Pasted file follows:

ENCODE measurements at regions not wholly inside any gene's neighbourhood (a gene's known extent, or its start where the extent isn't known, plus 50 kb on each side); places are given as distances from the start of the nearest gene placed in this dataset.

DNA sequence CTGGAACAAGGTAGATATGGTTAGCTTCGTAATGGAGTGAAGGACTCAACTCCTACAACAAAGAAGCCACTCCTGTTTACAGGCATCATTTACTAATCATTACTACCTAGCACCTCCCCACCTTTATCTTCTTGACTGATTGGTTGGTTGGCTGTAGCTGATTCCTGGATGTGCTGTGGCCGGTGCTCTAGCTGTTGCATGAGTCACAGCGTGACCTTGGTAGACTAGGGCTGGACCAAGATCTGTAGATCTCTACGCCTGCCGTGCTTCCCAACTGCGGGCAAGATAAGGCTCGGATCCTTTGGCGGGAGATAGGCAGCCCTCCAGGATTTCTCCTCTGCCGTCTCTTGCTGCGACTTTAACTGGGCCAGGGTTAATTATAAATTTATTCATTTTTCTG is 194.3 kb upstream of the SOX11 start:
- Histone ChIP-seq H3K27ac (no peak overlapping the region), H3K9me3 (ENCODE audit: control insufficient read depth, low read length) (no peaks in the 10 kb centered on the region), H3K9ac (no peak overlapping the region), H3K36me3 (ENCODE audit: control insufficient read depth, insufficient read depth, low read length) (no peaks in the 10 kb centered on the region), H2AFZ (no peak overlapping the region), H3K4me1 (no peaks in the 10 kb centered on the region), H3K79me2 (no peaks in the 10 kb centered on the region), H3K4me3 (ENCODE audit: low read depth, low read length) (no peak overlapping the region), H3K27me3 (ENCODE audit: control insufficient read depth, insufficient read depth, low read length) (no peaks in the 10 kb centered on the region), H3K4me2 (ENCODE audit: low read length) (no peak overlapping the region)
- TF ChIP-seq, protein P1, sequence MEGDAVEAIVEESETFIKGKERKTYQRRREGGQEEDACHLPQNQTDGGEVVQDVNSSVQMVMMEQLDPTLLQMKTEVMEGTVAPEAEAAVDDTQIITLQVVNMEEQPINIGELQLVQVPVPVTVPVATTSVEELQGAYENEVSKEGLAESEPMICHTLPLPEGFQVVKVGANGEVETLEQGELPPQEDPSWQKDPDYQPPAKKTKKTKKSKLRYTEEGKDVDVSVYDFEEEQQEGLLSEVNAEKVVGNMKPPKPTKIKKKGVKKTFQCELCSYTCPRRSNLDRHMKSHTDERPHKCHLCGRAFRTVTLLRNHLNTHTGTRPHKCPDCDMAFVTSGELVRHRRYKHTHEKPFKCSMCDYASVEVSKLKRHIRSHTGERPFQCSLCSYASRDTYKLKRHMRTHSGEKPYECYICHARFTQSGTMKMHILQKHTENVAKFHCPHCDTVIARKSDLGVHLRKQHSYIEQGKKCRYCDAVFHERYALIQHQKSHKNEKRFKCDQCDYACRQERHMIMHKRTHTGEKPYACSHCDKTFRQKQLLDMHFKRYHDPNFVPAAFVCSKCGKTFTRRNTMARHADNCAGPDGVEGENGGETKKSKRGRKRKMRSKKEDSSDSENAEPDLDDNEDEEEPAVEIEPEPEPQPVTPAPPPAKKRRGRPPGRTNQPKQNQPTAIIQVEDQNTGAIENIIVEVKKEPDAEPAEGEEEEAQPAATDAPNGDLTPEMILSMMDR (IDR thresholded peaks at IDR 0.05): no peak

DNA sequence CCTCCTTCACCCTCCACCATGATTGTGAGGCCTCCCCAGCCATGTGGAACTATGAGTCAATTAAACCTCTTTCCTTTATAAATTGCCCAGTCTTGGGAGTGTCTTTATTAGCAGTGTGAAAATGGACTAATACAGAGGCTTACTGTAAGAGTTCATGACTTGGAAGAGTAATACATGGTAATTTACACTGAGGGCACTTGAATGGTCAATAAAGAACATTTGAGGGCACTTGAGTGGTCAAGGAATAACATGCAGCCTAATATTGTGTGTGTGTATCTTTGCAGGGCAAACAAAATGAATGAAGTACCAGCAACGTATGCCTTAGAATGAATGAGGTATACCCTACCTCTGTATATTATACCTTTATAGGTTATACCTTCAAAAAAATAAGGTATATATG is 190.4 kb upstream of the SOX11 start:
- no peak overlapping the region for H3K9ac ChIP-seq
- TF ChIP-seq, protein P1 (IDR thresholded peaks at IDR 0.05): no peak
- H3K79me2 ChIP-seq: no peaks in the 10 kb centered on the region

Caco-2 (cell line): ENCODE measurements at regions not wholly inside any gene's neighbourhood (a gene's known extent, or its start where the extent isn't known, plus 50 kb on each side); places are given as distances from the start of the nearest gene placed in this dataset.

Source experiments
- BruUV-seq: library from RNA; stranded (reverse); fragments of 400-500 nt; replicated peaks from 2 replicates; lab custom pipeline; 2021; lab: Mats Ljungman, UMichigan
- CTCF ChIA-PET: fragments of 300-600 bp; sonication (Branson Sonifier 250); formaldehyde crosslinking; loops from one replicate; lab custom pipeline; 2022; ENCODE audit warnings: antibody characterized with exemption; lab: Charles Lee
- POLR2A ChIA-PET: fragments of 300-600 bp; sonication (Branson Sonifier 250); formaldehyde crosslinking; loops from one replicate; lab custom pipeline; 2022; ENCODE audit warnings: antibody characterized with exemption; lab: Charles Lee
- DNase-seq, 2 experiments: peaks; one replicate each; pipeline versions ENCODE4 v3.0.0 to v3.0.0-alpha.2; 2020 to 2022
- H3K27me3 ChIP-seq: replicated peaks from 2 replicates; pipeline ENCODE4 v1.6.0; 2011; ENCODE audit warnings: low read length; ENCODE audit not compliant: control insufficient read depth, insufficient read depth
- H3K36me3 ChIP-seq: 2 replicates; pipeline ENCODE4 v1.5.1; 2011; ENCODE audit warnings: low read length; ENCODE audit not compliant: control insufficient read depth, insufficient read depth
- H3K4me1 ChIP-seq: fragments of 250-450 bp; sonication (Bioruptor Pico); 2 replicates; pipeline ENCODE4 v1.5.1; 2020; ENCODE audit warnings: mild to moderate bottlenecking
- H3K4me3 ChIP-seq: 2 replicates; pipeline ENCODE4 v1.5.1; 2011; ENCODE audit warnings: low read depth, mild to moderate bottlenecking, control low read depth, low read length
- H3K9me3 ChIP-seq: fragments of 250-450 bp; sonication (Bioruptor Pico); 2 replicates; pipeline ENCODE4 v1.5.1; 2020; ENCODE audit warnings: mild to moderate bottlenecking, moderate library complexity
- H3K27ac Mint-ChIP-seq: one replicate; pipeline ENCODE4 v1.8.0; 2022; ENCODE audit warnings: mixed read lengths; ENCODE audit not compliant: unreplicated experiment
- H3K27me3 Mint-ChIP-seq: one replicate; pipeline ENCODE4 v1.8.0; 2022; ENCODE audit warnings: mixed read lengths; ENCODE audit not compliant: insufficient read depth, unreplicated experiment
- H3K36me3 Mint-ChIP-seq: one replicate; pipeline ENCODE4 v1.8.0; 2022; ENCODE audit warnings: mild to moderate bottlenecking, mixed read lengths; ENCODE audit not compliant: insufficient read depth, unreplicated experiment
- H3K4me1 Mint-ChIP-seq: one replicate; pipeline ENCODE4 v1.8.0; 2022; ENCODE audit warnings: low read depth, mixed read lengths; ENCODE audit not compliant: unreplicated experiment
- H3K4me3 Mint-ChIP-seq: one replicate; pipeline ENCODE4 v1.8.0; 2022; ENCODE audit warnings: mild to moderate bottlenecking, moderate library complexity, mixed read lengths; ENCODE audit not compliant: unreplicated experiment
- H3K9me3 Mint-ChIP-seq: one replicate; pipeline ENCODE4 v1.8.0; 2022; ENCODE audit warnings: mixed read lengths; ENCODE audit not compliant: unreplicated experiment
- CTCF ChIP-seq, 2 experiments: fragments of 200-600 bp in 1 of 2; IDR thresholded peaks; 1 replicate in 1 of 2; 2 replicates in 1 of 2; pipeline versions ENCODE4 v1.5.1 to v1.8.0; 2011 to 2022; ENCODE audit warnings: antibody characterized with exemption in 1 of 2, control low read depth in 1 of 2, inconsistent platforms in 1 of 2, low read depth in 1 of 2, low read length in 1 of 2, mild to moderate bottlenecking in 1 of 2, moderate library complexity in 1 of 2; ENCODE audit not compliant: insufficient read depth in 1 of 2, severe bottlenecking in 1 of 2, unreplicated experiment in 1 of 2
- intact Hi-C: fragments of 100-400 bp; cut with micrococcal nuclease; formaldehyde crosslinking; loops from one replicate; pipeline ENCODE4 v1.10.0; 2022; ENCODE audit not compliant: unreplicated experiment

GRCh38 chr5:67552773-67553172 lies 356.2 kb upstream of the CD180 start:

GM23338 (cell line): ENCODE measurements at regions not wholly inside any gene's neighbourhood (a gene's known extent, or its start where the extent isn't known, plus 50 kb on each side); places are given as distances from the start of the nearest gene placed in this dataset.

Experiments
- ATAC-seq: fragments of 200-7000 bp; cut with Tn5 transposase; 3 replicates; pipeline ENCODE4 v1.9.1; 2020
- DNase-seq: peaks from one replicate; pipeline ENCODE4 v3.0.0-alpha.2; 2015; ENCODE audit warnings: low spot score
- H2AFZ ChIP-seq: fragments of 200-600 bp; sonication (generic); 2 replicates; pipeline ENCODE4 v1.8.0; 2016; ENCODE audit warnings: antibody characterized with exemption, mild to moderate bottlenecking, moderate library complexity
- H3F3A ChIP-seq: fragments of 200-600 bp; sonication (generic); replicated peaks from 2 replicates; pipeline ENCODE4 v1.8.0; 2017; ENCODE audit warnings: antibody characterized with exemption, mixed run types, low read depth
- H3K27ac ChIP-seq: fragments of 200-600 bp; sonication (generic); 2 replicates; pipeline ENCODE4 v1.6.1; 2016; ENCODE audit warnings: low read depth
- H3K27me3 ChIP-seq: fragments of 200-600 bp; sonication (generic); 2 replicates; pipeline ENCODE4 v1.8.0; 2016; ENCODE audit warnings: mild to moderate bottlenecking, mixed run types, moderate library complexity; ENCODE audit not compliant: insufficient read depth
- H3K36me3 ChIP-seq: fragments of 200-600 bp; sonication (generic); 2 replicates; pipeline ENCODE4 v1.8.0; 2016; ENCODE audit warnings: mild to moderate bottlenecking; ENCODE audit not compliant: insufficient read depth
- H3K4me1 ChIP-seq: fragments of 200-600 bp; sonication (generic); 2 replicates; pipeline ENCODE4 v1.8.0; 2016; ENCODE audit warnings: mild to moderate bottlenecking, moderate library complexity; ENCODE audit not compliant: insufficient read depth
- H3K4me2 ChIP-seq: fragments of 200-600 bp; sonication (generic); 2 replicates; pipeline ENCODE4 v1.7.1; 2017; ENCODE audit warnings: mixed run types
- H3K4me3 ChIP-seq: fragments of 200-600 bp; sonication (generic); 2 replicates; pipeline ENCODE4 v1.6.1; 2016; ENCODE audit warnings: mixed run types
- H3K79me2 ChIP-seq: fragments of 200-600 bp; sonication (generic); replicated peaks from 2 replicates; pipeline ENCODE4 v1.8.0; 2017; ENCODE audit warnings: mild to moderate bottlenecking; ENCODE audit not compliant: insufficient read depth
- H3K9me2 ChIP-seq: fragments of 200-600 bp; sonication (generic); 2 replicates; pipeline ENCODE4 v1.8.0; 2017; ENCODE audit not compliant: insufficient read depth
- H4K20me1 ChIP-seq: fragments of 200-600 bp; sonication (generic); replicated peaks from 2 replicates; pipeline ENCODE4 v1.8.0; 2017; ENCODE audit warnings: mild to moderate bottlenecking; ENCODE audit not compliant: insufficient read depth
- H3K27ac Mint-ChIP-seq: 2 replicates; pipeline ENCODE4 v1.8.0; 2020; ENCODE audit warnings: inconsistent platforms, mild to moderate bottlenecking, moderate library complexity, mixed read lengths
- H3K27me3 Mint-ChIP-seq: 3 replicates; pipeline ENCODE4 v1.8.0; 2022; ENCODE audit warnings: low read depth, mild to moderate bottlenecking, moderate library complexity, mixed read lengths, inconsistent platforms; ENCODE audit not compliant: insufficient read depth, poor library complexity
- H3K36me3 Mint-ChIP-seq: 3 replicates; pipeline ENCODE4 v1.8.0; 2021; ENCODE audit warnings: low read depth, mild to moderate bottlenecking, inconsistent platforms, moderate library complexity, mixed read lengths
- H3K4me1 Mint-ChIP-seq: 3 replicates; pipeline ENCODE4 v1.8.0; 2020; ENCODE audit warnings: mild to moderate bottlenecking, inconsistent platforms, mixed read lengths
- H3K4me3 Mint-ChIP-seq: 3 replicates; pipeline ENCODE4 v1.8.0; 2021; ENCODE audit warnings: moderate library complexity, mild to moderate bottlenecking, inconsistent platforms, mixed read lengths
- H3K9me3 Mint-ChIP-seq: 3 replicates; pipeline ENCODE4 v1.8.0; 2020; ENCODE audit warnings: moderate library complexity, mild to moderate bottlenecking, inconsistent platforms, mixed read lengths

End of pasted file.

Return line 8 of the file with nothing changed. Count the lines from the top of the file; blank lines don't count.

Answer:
- H3K79me2 ChIP-seq: no peaks in the 10 kb centered on the region